NATO & Cyber Security: How Will the Alliance Fend off Cyber Threats?

Written by | Tuesday, March 12th, 2019
@Eubulletin

Cyber threats to NATO’s security are becoming more frequent, complex, destructive, and coercive. The Allies have taken important steps in cyber defence over the past decade. Most recently, in 2018, they agreed how to integrate sovereign cyber effects, provided voluntarily by Allies, into Alliance operations and missions, as well as devised the ‘contours’ of the Cyberspace Operations Centre (CyOC). But is the Alliance doing enough to address the complex and evolving challenges of cyberspace?

 

The need to strengthen capabilities to defend the NATO member states against cyber attacks was first acknowledged by Allied leaders at their 2002 summit meeting in Prague. Since then, cyber security has become an increasingly important focus of NATO’s summit agendas. In 2008, the first NATO cyber defence policy was adopted and in 2014, Allies made cyber defence a core part of collective defence and further pledged to enhance the cyber defences of their national networks and infrastructure.

 

Since the Allies recognised cyberspace as a domain of operations in 2016, NATO has achieved several important milestones. Perhaps most notably, in October 2018, NATO announced the initial stand up of the Cyberspace Operations Centre in its trial structure. The CyOC serves as NATO’s theatre component for cyberspace and is responsible for providing cyberspace situational awareness, centralised planning for the cyberspace aspects of Alliance operations and missions, and coordination for cyberspace operational concerns.

 

Allies are also taking steps to consider how to more systematically respond to malicious cyber activity that falls below the threshold of armed conflict. At the Brussels Summit, Allies expressed their determination “to employ the full range of capabilities, including cyber, to deter, defend against, and to counter the full spectrum of cyber threats, including those conducted as part of a hybrid campaign.” Furthermore, they resolved “to continue to work together to develop measures which would enable us to impose costs on those who harm us.”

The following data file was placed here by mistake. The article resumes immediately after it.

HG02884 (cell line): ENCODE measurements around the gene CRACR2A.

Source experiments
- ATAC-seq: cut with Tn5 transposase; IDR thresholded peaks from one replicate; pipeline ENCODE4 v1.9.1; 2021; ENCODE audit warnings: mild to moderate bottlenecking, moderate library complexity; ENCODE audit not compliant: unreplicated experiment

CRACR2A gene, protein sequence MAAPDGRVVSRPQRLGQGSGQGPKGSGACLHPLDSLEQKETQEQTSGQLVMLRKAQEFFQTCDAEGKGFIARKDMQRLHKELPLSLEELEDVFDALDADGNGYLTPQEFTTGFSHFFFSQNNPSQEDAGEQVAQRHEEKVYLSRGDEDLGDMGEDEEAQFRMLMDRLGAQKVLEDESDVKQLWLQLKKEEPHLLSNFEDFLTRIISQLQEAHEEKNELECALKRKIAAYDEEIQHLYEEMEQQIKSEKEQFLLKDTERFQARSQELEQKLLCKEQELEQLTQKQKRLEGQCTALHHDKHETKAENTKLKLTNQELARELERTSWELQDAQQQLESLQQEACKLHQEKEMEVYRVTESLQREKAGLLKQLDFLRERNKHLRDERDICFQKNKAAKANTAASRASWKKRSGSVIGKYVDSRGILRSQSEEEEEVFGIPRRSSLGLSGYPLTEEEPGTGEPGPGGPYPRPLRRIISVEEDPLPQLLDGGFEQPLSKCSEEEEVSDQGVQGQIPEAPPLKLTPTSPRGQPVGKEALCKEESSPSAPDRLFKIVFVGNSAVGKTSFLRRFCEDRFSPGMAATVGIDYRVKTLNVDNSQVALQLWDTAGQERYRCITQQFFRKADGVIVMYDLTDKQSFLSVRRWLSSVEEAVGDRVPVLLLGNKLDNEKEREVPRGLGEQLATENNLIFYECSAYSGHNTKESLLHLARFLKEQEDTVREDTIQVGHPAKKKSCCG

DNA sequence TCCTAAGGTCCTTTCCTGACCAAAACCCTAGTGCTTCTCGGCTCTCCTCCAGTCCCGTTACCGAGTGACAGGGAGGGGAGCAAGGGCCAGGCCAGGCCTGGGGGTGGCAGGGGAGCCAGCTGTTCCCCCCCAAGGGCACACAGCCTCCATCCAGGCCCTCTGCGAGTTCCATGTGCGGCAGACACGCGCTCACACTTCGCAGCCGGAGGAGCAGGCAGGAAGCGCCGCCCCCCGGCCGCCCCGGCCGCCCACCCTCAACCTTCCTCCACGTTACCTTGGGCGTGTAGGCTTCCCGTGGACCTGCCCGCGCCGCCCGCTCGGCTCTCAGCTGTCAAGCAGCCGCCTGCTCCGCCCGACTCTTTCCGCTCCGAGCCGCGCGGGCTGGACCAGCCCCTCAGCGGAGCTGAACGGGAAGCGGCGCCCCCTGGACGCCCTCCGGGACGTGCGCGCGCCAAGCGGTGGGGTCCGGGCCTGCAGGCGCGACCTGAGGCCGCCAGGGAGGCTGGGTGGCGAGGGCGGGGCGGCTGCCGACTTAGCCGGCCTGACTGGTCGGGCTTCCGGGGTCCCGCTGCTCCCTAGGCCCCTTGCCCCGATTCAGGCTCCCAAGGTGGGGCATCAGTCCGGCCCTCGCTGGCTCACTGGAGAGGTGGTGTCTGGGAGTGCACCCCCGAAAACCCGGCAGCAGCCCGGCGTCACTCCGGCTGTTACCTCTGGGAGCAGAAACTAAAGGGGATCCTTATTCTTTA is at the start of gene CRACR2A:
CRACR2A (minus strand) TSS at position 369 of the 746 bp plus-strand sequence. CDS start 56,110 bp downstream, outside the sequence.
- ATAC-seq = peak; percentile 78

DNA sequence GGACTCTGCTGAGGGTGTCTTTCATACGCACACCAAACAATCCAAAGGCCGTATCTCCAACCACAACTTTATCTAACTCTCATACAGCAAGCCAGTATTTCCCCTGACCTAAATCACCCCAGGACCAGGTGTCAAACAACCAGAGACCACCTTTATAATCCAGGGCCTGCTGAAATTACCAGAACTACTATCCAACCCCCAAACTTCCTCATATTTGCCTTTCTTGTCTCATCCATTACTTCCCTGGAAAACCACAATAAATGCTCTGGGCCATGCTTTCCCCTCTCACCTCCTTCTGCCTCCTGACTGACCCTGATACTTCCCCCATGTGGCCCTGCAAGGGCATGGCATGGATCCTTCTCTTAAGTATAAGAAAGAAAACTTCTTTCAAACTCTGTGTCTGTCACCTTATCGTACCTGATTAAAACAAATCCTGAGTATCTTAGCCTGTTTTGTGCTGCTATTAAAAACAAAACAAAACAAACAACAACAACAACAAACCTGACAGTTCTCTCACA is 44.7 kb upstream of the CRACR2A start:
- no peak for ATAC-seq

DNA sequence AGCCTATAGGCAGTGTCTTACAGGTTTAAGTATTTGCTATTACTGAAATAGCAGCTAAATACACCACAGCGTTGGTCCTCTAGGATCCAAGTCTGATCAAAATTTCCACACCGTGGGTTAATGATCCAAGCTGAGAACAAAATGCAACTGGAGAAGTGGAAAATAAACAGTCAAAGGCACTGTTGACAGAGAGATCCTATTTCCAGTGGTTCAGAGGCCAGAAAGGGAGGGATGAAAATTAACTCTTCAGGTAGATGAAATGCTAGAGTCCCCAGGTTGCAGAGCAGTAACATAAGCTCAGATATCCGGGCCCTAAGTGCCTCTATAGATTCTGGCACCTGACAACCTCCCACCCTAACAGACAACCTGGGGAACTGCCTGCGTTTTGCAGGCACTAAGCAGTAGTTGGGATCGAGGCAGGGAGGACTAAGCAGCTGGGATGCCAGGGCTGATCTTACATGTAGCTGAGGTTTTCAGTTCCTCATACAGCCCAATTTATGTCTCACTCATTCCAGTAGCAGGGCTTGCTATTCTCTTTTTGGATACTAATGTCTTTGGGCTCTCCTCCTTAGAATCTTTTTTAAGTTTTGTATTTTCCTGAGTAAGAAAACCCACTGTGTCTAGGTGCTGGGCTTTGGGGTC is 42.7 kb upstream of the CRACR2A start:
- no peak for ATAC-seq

This full spectrum of response, always exercised in accordance with international law and following the principles of restraint and proportionality, is critical to effectively address the prevalence of problematic cyber activity below the threshold of armed conflict. NATO is also deepening its ties to industry through the NATO Industry Cyber Partnership. This overarching programme provides numerous platforms for the exchange of information, threat trends, and best practices. These interactions help NATO build trusted relationships with industry while facilitating all parties to be better prepared to prevent and respond to cyber attacks. Given the centrality of cyberspace to the modern way of warfare, it is imperative that the Alliance be equally capable in this domain as the others.

 

The approach of the Alliance is sensible: it seeks to address the most significant challenges associated with operating in cyberspace. Ultimately, though, the Alliance must continue to consider how it can do more, since cyber threats are trending only towards more serious impact. Finally, when seeking to keep pace with change in this domain, NATO might see benefit in continuing to evaluate how collaboration with industry might evolve. The Alliance, in short, should continue on its current path, ensuring that through continued attention and resources, cyberspace can become an ordinary part of business.

 

‘NATO’s Role in Cyberspace’ – Analysis by Laura Brent – NATO Review.

(The Analysis can be downloaded here)

 

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